People who say they would have aborted their children had they known they were disabled have been given £70 million in compensation from the NHS.
The payments took place over the past five years and covered claims for conditions including Down’s syndrome.
A Christian group said seeing the birth of a child as harmful is not the “mark of a civilised society”.
The payments, for what is legally known as “wrongful birth”, were disclosed to The Sunday Times.
Figures showed the money came from the NHS Litigation Authority and revealed that the majority of the money was for issues arising from antenatal screening – £40m for 16 cases.
Andrea Minichiello Williams, of Christian Concern, said: “It is not wrongful that babies are born with disabilities.
“It is wrongful that taxpayers are funding a culture which sees disabled children as an inconvenience.
“To say the birth of a child is a ‘harm’ to an individual or family and to use taxpayers’ money to compensate for the harm is unkind; it is not a mark of a civilised society.”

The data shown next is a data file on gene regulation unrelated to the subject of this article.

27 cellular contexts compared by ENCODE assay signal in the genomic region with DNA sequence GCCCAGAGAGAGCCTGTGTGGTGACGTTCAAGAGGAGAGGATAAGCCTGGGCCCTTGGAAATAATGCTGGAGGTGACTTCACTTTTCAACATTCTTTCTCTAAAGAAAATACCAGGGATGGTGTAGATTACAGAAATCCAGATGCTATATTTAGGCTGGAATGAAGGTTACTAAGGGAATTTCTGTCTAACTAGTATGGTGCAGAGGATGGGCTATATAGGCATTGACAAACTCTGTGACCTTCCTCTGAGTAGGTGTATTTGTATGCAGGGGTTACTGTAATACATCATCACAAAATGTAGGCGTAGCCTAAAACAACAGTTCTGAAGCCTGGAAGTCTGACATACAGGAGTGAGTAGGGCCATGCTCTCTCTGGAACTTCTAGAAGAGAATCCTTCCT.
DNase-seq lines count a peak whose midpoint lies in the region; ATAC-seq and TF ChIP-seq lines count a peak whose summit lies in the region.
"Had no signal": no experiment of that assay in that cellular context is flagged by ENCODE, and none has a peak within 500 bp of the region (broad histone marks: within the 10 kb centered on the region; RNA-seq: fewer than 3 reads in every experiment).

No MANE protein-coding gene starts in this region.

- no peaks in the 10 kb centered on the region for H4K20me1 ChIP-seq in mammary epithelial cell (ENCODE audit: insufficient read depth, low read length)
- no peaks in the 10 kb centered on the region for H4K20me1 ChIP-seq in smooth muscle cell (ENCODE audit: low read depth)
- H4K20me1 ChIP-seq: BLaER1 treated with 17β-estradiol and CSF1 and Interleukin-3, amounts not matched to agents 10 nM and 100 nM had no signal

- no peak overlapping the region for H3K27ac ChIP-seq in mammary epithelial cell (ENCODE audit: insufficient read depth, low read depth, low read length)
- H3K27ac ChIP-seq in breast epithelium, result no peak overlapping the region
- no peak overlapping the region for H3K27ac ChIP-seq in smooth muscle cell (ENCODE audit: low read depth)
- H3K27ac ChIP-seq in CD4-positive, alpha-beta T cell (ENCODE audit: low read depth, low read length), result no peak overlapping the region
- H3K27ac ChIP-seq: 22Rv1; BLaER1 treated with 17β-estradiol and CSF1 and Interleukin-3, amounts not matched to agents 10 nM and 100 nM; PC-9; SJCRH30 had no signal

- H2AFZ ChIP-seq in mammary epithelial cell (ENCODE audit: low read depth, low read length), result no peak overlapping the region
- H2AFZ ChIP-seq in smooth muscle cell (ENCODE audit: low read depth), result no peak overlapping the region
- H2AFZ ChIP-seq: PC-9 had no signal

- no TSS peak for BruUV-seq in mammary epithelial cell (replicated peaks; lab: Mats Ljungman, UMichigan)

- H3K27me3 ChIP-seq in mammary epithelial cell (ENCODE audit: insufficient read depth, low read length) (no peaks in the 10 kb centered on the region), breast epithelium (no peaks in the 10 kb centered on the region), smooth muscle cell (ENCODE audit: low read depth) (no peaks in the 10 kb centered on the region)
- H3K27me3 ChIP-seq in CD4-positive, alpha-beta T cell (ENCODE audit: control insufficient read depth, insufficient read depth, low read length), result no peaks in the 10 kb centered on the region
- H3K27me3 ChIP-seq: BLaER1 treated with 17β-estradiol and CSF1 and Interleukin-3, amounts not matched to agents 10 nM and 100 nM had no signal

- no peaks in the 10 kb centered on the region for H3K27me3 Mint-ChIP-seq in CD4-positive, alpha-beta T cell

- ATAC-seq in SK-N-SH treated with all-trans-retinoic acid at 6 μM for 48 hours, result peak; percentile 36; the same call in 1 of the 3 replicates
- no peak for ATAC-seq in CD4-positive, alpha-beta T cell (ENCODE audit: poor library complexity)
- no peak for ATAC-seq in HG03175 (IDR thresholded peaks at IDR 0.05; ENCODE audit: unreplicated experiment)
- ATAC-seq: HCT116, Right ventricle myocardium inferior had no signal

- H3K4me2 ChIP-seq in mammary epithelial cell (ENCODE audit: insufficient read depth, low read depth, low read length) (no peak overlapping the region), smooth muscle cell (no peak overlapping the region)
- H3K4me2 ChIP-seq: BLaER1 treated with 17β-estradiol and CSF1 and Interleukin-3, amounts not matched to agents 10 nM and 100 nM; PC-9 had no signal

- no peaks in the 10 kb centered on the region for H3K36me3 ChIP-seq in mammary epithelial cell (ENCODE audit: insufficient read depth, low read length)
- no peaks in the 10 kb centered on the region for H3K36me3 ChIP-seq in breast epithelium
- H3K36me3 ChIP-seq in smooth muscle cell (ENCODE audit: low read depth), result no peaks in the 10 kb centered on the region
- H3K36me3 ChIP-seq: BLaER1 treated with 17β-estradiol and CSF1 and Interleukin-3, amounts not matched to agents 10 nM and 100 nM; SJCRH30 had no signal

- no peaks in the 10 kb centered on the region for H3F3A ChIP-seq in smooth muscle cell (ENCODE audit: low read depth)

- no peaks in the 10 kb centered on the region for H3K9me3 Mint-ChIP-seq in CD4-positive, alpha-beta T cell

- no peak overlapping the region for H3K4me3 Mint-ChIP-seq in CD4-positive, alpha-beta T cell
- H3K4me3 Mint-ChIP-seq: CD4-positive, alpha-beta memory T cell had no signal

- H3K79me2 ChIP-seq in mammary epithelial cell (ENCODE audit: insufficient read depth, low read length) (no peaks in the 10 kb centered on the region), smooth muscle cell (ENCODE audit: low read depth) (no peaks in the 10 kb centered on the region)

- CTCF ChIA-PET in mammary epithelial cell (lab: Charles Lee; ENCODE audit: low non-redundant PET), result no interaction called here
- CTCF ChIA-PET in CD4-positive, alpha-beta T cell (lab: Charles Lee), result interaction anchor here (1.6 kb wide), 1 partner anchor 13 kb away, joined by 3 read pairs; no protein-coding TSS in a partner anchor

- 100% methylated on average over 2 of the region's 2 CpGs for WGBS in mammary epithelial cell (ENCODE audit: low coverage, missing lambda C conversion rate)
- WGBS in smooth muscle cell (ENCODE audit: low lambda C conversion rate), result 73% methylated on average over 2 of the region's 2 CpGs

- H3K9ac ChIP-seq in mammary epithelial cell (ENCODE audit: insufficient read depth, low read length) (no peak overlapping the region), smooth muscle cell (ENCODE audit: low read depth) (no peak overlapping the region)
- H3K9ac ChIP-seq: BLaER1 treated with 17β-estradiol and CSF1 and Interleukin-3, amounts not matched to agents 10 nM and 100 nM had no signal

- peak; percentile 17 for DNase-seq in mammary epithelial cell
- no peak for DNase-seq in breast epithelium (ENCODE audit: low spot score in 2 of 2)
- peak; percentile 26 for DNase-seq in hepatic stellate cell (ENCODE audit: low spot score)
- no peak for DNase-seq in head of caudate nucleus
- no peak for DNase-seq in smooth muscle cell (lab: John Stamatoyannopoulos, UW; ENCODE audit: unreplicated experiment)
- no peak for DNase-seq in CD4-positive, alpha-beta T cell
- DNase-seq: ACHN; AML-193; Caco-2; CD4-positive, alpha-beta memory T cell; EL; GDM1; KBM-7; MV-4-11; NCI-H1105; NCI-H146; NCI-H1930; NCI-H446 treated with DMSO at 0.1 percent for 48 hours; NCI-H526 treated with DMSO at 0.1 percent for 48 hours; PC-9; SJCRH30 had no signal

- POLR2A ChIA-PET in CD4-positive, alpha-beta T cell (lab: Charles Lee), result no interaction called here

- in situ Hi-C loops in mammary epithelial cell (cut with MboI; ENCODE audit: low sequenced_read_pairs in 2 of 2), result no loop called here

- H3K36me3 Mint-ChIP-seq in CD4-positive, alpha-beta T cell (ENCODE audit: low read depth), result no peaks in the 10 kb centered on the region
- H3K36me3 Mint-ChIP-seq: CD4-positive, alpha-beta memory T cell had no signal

Reporting on one recent case, The Sunday Times said that a High Court judge has ruled that doctors had been negligent in not seeing abnormalities and informing the parents.
The mother had undergone ten ultrasounds during the course of her pregnancy, but two doctors were found to have failed to carry out their duties correctly in two of them.
The couple’s daughter is now eight years old and has microcephaly, which affects the size of her head.
Her mother would have aborted her if she was aware of the condition, but says she loves her deeply now.
Watch videos from The Christian Institute’s Choose Life series, which show families who decided not to abort their disabled children.